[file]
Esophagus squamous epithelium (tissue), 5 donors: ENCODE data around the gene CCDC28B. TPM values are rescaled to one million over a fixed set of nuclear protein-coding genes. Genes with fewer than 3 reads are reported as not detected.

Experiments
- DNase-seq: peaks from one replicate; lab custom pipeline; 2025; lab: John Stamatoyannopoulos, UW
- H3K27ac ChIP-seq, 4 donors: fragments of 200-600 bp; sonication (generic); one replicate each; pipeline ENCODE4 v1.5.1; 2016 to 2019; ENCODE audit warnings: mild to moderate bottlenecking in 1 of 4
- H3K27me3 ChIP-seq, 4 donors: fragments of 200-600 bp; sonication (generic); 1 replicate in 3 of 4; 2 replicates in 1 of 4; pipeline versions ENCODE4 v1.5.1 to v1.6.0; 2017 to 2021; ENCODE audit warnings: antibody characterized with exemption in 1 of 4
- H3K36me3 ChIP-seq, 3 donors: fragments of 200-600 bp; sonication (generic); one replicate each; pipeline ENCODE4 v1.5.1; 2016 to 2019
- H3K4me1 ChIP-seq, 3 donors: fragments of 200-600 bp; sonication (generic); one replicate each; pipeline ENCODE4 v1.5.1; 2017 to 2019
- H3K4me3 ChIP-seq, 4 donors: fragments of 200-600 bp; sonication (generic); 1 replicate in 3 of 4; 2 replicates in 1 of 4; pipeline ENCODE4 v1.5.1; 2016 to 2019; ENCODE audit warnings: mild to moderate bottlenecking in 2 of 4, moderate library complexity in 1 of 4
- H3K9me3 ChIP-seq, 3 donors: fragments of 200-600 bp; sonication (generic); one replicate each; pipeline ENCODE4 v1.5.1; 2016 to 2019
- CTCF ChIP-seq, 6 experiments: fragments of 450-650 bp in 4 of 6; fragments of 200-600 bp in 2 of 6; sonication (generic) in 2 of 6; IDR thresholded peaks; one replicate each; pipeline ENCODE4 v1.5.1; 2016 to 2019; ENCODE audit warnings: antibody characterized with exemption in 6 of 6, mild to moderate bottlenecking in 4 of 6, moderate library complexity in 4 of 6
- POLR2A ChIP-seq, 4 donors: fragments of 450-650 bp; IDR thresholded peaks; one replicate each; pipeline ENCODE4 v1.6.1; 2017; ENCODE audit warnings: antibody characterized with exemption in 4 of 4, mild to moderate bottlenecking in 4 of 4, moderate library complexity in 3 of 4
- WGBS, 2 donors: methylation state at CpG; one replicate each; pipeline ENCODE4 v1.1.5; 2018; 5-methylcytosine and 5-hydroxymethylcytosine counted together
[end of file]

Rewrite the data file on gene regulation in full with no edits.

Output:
Esophagus squamous epithelium (tissue), 5 donors: ENCODE data around the gene CCDC28B. TPM values are rescaled to one million over a fixed set of nuclear protein-coding genes. Genes with fewer than 3 reads are reported as not detected.

Experiments
- DNase-seq: peaks from one replicate; lab custom pipeline; 2025; lab: John Stamatoyannopoulos, UW
- H3K27ac ChIP-seq, 4 donors: fragments of 200-600 bp; sonication (generic); one replicate each; pipeline ENCODE4 v1.5.1; 2016 to 2019; ENCODE audit warnings: mild to moderate bottlenecking in 1 of 4
- H3K27me3 ChIP-seq, 4 donors: fragments of 200-600 bp; sonication (generic); 1 replicate in 3 of 4; 2 replicates in 1 of 4; pipeline versions ENCODE4 v1.5.1 to v1.6.0; 2017 to 2021; ENCODE audit warnings: antibody characterized with exemption in 1 of 4
- H3K36me3 ChIP-seq, 3 donors: fragments of 200-600 bp; sonication (generic); one replicate each; pipeline ENCODE4 v1.5.1; 2016 to 2019
- H3K4me1 ChIP-seq, 3 donors: fragments of 200-600 bp; sonication (generic); one replicate each; pipeline ENCODE4 v1.5.1; 2017 to 2019
- H3K4me3 ChIP-seq, 4 donors: fragments of 200-600 bp; sonication (generic); 1 replicate in 3 of 4; 2 replicates in 1 of 4; pipeline ENCODE4 v1.5.1; 2016 to 2019; ENCODE audit warnings: mild to moderate bottlenecking in 2 of 4, moderate library complexity in 1 of 4
- H3K9me3 ChIP-seq, 3 donors: fragments of 200-600 bp; sonication (generic); one replicate each; pipeline ENCODE4 v1.5.1; 2016 to 2019
- CTCF ChIP-seq, 6 experiments: fragments of 450-650 bp in 4 of 6; fragments of 200-600 bp in 2 of 6; sonication (generic) in 2 of 6; IDR thresholded peaks; one replicate each; pipeline ENCODE4 v1.5.1; 2016 to 2019; ENCODE audit warnings: antibody characterized with exemption in 6 of 6, mild to moderate bottlenecking in 4 of 6, moderate library complexity in 4 of 6
- POLR2A ChIP-seq, 4 donors: fragments of 450-650 bp; IDR thresholded peaks; one replicate each; pipeline ENCODE4 v1.6.1; 2017; ENCODE audit warnings: antibody characterized with exemption in 4 of 4, mild to moderate bottlenecking in 4 of 4, moderate library complexity in 3 of 4
- WGBS, 2 donors: methylation state at CpG; one replicate each; pipeline ENCODE4 v1.1.5; 2018; 5-methylcytosine and 5-hydroxymethylcytosine counted together